Dedicated to the Conservation of Southeastern Fishes
TVA Megasite Aims To Attract Auto Plant
April 10, 2007
No thanks to the spring pygmy sunfish, but Limestone County officials hope a TVA Megasite formally announced Monday will attract an automobile assembly plant.
Decatur Daily (Alabama)
Three years in the making, the 2,010-acre site extends from U.S. 31 to Interstate 65. Officials unveiled plans for it during a presentation at Calhoun Community College.
The land fronts I-65 from about mile marker 343 to mile marker 345. That places it within two miles of a planned interchange at Brownsferry Road, scheduled for construction beginning this fall.
The site's southern border, along Garrett Road north of Pryor Field, is one mile north of the Decatur city limits.
As a prerequisite for Megasite status, the property already has water, sewer, electric and natural gas access. It also has the potential for rail access. Although there are no specific plans for it, a concept drawing of the site includes an interchange at Garrett Road and I-65.
Tom Hill, president of the Limestone County Economic Development Association, said no specific industry or industry type has been identified for the site.
He said the Tennessee Valley Authority designed the site to meet the criteria of an automobile assembly plant, but those same criteria would meet the requirements of many other industries.
TVA retained McCallum Sweeney Consulting to design the site. McCallum also assists large companies in site location. Its clients include Nissan and Mitsubishi.
U.S. Rep. Bud Cramer, D-Huntsville, said the idea of establishing a TVA Megasite originated several years ago when he and U.S. Sen. Richard Shelby, R-Tuscaloosa, were pitching North Alabama to Toyota. Toyota's North American president told them the ideal site would be close to I-65, close to the river and near the Tennessee state line.
Ed McCallum of McCallum Sweeney said the pace of site acquisition is so fast that an otherwise excellent community has no chance at a major project unless the land has already been accumulated and the infrastructure put into place.
"If you go after a mega-project, you have to have a site that's ready," McCallum said after the presentation. "They don't want to wait. As of today, you are ready. The dynamic that has changed is that you now have a product to sell."
One of the obstacles to Megasite certification was a wetland located on the property. That problem is being circumvented with a 200-acre permanent conservation easement near the property's center.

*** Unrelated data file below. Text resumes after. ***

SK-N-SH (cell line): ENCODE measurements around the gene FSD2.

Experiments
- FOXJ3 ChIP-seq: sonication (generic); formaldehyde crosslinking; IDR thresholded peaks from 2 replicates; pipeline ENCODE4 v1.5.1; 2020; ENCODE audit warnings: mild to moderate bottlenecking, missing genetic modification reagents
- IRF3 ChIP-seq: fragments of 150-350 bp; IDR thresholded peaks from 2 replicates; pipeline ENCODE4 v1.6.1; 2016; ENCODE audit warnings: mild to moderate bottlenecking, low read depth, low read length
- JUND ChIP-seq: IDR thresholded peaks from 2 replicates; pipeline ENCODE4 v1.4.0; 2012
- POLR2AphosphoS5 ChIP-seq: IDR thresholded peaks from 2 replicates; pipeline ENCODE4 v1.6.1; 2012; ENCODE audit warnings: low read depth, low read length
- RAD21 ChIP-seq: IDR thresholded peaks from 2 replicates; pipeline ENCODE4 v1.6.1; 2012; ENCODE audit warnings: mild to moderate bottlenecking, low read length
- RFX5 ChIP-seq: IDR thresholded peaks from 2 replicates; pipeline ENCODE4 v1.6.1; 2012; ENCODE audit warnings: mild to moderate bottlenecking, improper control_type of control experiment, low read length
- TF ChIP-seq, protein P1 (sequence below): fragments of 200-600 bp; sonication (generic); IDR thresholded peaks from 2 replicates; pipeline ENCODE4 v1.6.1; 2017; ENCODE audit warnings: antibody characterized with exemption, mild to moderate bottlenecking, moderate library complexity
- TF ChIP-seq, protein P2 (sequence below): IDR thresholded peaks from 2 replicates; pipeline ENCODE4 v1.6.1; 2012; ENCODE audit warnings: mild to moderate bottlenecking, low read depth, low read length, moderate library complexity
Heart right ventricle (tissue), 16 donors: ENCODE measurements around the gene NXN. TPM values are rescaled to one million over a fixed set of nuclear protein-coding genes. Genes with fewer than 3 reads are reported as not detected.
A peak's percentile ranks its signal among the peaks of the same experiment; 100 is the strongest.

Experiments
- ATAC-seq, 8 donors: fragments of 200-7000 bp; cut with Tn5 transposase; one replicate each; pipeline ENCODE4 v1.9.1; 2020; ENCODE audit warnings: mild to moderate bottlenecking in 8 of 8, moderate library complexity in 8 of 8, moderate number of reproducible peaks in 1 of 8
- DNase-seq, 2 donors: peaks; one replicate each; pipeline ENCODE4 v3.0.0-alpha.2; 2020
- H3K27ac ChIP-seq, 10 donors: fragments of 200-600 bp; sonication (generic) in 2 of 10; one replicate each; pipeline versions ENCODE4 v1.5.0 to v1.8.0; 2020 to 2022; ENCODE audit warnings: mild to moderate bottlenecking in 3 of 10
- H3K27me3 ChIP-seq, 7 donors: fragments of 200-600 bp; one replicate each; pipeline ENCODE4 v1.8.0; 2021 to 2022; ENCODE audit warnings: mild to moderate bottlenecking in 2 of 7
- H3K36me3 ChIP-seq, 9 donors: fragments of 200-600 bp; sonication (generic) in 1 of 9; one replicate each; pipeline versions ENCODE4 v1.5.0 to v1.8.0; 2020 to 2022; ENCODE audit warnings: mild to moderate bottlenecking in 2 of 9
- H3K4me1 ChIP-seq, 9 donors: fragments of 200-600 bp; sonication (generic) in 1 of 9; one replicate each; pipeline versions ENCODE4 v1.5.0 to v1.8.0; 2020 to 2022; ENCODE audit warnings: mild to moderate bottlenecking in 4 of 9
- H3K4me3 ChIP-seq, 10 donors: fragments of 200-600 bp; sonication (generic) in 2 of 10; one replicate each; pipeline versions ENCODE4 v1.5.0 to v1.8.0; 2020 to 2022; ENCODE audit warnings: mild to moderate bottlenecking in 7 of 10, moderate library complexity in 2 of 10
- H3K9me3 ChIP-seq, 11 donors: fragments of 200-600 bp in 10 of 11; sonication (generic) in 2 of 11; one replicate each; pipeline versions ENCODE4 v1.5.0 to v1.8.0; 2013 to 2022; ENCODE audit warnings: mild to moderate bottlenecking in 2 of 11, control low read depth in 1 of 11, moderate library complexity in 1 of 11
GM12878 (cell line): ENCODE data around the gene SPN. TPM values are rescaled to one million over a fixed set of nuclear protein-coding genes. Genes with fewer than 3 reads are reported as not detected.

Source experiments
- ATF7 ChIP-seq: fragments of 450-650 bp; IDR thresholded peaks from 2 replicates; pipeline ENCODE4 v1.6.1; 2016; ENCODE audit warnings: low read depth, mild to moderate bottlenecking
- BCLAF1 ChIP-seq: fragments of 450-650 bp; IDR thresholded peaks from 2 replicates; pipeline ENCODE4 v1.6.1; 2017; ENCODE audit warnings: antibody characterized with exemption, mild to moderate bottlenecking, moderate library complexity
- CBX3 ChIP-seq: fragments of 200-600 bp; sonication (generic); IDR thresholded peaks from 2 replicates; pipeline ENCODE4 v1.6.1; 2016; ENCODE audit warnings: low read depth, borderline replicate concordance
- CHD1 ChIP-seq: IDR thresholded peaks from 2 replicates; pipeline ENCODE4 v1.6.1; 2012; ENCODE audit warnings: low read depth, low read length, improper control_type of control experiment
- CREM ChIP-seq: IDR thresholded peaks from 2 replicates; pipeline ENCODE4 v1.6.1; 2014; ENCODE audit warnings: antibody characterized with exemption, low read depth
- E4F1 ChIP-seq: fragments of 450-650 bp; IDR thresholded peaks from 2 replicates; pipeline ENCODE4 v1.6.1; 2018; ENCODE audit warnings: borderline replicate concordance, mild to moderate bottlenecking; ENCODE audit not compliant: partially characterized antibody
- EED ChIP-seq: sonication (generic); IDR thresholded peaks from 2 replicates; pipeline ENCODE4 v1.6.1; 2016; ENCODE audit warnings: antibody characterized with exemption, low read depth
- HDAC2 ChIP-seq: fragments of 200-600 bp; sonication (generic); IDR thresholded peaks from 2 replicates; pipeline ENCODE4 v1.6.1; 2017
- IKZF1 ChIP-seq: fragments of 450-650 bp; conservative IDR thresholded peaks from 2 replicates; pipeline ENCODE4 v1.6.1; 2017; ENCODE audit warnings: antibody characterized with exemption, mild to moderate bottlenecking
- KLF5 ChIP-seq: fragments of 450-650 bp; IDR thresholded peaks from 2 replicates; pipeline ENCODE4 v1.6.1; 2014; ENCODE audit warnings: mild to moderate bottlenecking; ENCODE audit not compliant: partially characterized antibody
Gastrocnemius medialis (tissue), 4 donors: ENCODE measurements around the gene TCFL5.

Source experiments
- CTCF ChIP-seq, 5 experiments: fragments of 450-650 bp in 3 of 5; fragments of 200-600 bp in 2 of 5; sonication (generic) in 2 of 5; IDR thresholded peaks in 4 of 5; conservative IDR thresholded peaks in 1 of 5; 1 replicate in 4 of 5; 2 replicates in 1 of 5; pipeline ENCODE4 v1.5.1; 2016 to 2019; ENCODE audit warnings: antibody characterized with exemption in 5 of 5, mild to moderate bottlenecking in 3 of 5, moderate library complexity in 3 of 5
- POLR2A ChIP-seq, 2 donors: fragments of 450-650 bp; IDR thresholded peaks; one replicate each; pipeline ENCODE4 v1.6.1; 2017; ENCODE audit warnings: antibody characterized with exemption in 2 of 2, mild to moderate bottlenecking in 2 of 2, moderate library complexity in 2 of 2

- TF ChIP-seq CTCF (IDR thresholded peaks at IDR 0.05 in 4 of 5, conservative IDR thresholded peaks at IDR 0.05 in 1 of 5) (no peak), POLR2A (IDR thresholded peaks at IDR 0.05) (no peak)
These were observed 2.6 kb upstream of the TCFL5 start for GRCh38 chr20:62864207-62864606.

Cynthia Robinson, president of Robinsong Ecological Resources Inc., contracted by TVA, said the presence of the endangered spring pygmy sunfish near the property complicated the environmental issues.
Spring pygmy sunfish
The spring pygmy sunfish — about one-inch long when mature — is found only in two locations, both in Limestone County, according to the Alabama Department of Conservation and Natural Resources. Some inhabit the Beaverdam Creek watershed, which drains into Wheeler Reservoir. Others inhabit Pryor Spring. Biologists successfully stocked the fish in Pryor Spring in the 1980s. The first spring pygmy sunfish was discovered in Cave Spring, Lauderdale County, in 1938.
Robinson said TVA had to design the Megasite so as to avoid disrupting the wetlands, which could have upset the rare fish's environment.
This is TVA's ninth Megasite, and the first in Alabama. In February, Toyota chose a 1,700-acre Megasite in Tupelo, Miss., for a Highlander sport utility vehicle assembly plant. Toyota said the $1.3 billion plant will create 2,000 jobs.
Steel manufacturer SeverCorr bought a Megasite in Columbus, Miss., where it is building an $880 million, 450-employee plant.
McCallum Sweeney certified the Mississippi site.
"Having a certified Megasite ready for development in Limestone County along with access to affordable, reliable power gives the North Alabama region an advantage in recruiting new automotive assembly plants or related industries," said TVA President Tom Kilgore, who attended the presentation.
Cramer, who is co-chairman of the Congressional TVA Caucus, touted the regional cooperation that went into the Megasite's formation and the regional benefits that would come from it.
"It's not just Limestone County looking after Limestone County, or Madison County looking after Madison County. We're not even leaving out southern Tennessee," Cramer said.
Sanderson, Pryor families
The land included in the site is owned by the Sanderson and Pryor families. The Limestone County Economic Development Association holds options on the property.
Linda Swann, assistant director of the Alabama Development Office, said Megasite designation will make the site one of the most attractive in the region.
"You're really in good shape to be a candidate for many projects, with automotive (assembly) being at the top of that list," Swann said.
The concept drawing, in addition to two large assembly facilities, includes an automotive test track.
"My mom always told me if it was worth having, it's worth working really hard on," Hill said. Then he distributed buttons to several of the assembled officials that, when pressed, said, "That was easy!"